The State of Georgia Department Of Public Health has a COVID-19 hotline: (844) 442-2681 and information can be found on their website.

Patients are encouraged to “contact your primary care doctor, an urgent care clinic, or your local federally qualified healthcare center. Please do not show up unannounced at an emergency room or health care facility.”

I have fever and cough. Should I keep taking my medicines?

Most dermatologists would advise a patient to withhold immunosuppressive medicines (except for steroids) until the patient is afebrile for 24 - 48 hours and is clinically improving. If a patient is taking more than 10 mg per day of prednisone, a temporary dose reduction may be considered.

Should I be getting lab monitoring for my medication?

You may want to discuss with your provider if laboratory monitoring can be delayed. For example, if you have been on a stable dose of your medication for at least 3-6 months with no laboratory abnormalities, we recommend delaying lab monitoring whenever possible to avoid any exposure to infection with the novel coronavirus. Again, patients are strongly encouraged to reach their providers if they have any questions about laboratory monitoring.

Should I stay away from work or work from home?

Patients at high risk for COVID-19 and likely to be exposed to crowded conditions like a busy office should ask their employer for special accommodations, including the option of remote work. A letter faxed to your employer may be all that’s required. Ask your healthcare provider’s office if you think you’ll need a letter of medical necessity for remote work.

Should I avoid travel?

Patients at high risk for COVID-19 should consider delaying all non-essential travel. This includes avoiding all modes of public transportation. Ask your provider to write a letter of medical necessity if you face financial penalties for cancelling or rescheduling your travel.

If I have a known exposure and am quarantined, should I hold my medication?

Patients should contact their dermatologist to discuss specific scenarios. In most situations, medications should be held until 2 weeks after exposure in the absence of symptoms.

How much of my medication should I have available at home?

The CDC recommends having “several weeks of medications and supplies” at home in case of self-quarantine. We interpret that to mean at least 4 weeks of medications (to cover quarantine period plus a 2-week buffer). Many patients request up to a 12-week supply of key medicines, which may be appropriate if safe, safely stored and medically appropriate. More advice on home preparedness for COVID-19 can be found at the Centers for Disease Control (CDC).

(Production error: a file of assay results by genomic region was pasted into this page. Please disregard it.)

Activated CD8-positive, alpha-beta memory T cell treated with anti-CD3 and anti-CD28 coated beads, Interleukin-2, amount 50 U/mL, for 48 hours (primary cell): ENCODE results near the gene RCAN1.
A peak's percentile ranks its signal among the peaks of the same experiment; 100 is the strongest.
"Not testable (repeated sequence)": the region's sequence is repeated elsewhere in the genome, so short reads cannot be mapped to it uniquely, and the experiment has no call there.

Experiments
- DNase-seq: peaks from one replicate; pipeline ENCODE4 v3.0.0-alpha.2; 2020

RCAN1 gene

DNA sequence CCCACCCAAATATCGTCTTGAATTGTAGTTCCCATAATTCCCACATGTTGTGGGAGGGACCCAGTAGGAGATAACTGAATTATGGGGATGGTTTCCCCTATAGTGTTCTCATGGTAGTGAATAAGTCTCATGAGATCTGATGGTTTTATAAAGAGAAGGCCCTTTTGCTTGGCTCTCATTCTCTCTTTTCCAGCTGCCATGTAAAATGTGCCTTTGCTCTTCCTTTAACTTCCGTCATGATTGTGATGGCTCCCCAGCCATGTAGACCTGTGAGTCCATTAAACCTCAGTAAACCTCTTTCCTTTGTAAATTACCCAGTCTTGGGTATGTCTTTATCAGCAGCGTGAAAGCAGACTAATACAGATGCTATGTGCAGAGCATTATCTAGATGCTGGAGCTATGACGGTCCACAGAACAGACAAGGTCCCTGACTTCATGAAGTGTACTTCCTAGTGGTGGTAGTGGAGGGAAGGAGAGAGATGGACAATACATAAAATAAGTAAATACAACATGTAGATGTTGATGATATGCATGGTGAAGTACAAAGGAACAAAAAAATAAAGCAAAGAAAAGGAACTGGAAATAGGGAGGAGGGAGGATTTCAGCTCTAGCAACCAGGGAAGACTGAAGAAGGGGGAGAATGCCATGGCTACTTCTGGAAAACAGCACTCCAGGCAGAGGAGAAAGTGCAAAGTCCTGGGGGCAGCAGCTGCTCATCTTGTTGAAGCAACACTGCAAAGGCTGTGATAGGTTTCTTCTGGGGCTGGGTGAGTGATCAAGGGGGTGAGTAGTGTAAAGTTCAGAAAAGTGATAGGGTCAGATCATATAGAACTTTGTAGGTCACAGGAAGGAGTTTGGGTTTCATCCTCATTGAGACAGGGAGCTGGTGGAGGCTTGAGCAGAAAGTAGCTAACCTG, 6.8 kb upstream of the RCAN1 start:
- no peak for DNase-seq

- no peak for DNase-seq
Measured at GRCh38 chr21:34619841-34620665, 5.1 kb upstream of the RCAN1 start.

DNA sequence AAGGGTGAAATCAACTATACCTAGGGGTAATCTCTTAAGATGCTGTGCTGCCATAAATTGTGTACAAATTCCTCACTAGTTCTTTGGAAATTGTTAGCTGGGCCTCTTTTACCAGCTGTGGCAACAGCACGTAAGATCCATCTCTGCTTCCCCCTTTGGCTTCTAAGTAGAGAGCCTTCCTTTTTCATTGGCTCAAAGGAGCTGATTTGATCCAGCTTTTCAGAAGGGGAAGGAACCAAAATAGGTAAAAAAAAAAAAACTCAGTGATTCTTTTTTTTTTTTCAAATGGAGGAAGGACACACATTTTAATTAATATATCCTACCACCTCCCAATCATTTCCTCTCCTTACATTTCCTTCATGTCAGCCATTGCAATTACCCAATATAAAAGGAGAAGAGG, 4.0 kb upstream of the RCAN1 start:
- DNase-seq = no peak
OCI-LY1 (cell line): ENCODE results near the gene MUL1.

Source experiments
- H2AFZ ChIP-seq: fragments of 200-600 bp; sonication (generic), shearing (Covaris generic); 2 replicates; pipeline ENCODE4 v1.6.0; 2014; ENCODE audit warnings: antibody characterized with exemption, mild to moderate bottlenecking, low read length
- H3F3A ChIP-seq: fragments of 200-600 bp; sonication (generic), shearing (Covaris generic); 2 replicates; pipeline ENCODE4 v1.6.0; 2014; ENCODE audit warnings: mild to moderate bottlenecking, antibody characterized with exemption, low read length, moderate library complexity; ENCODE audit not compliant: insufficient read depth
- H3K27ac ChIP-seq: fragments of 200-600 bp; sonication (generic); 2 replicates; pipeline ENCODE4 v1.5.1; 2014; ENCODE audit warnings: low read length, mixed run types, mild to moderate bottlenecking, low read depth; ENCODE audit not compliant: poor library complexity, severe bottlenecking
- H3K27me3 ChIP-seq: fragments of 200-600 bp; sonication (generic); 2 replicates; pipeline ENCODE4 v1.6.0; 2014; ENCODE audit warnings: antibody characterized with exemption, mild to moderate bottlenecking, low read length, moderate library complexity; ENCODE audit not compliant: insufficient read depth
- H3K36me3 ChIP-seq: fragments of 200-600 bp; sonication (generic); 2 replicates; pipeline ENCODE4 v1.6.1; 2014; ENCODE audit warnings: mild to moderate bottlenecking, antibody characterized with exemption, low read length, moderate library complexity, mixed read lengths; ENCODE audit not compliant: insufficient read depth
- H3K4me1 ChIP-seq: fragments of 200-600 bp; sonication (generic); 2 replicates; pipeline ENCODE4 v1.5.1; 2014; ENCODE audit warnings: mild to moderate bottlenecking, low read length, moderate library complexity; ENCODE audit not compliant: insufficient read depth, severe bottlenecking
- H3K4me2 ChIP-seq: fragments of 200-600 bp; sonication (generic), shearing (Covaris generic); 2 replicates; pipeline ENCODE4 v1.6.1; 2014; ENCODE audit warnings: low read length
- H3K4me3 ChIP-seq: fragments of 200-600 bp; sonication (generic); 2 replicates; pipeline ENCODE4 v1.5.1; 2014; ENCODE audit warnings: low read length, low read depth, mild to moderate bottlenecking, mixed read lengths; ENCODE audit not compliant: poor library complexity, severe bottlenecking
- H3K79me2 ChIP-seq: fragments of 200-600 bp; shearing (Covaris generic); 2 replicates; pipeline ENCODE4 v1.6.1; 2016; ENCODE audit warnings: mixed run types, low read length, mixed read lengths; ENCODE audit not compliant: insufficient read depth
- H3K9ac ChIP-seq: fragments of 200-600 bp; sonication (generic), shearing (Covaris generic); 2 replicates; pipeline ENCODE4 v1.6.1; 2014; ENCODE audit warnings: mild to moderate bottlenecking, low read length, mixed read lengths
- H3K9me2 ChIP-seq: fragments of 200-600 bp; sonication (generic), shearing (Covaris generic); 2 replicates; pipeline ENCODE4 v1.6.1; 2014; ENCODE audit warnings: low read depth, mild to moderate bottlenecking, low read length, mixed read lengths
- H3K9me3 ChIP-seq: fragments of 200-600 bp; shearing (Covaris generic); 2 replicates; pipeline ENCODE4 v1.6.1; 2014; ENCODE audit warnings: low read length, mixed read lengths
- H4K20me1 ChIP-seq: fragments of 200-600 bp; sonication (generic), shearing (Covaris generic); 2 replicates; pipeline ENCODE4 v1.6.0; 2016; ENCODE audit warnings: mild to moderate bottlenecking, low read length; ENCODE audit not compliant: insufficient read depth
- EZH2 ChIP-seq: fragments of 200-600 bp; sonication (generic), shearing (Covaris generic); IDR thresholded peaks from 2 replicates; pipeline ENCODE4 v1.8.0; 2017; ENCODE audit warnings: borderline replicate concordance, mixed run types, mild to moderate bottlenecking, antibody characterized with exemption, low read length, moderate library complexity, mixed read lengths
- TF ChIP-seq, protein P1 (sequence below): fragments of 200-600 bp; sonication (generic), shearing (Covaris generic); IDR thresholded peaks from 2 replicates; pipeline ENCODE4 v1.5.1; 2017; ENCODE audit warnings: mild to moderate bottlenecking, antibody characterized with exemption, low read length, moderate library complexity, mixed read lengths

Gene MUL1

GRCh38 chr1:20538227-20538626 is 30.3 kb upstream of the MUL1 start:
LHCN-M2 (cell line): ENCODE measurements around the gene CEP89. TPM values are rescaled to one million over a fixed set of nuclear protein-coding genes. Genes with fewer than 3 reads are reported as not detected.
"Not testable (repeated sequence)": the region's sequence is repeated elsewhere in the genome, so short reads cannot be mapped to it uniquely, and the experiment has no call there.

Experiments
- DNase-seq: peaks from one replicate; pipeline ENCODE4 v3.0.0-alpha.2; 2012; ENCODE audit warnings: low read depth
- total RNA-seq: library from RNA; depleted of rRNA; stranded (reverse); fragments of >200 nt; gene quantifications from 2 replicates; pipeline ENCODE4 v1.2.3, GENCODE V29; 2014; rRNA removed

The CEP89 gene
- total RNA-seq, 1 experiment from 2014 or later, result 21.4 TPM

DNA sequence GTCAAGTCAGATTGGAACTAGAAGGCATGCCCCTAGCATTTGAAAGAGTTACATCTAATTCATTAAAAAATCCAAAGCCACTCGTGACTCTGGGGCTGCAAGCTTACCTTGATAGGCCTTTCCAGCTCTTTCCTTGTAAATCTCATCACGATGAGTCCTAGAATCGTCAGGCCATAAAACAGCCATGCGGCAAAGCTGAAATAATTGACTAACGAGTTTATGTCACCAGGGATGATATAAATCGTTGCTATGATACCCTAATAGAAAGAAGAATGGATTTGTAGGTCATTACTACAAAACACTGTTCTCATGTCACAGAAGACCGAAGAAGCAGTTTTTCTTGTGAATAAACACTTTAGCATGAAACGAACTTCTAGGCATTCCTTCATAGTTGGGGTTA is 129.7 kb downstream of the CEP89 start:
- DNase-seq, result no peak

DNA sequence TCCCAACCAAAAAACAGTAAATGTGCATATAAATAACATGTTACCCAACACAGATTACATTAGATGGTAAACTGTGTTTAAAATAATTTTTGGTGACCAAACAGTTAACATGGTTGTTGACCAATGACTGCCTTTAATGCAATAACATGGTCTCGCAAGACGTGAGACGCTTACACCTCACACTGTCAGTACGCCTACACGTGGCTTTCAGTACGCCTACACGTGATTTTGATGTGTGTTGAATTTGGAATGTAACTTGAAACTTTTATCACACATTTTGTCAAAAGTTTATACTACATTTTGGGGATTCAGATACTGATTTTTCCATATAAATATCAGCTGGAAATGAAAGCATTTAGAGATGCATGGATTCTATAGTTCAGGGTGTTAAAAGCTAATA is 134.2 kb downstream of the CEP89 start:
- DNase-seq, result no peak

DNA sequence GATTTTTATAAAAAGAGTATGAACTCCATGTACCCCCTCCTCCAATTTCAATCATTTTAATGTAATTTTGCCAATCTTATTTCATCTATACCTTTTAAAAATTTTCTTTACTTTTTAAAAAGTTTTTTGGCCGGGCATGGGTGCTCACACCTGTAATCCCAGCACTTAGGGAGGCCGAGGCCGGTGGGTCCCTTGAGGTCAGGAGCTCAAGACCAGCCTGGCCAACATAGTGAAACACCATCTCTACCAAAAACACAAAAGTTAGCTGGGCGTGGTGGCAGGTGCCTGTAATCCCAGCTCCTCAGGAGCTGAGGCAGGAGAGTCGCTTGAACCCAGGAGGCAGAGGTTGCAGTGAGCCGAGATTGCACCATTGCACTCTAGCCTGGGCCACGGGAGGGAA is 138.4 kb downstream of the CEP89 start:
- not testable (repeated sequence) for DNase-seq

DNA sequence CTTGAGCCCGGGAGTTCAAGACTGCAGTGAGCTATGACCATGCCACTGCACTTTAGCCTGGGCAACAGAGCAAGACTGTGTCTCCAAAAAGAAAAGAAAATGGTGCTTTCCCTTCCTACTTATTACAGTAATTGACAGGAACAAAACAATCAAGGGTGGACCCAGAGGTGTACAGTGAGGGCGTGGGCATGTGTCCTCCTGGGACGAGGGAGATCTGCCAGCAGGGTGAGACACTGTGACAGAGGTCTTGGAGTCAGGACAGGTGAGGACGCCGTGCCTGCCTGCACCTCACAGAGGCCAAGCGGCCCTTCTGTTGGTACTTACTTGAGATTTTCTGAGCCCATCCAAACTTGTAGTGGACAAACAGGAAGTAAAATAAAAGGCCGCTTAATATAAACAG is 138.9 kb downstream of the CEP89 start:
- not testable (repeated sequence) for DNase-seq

I have heard that biologic medications are being used to treat COVID-19 infections. Are my medications going to protect me?

Some biologic medications have been used experimentally in the setting of severe COVID-19 infection in an attempt to reduce the inflammatory response. However, there is no evidence to suggest that these medications provide protection from infection with COVID-19.

What can I do to help in this situation?

Patients can play an important role in limiting the spread of COVID-19. Make every effort to remain healthy (e.g., by getting plenty of sleep, eating well, and getting outdoor exercise whenever possible) and follow guidelines on social distancing and handwashing. In the coming weeks, hospitals and public health authorities will need to devote as many resources as possible to management of COVID-19 outbreaks. Patients can also educate friends, families, and loved ones about ways to reduce transmission and protect vulnerable populations. At this time, wearing of masks by uninfected individuals is not encouraged because it may provide a false sense of security. However, those suspected of having COVID-19 should wear masks to help prevent transmission. Washing potentially infected surfaces with specific anti-viral hospital-grade disinfectants may help limit spread of the virus. If you have not received the flu vaccine, consider doing so now.

For additional information, please visit the Centers for Disease Control.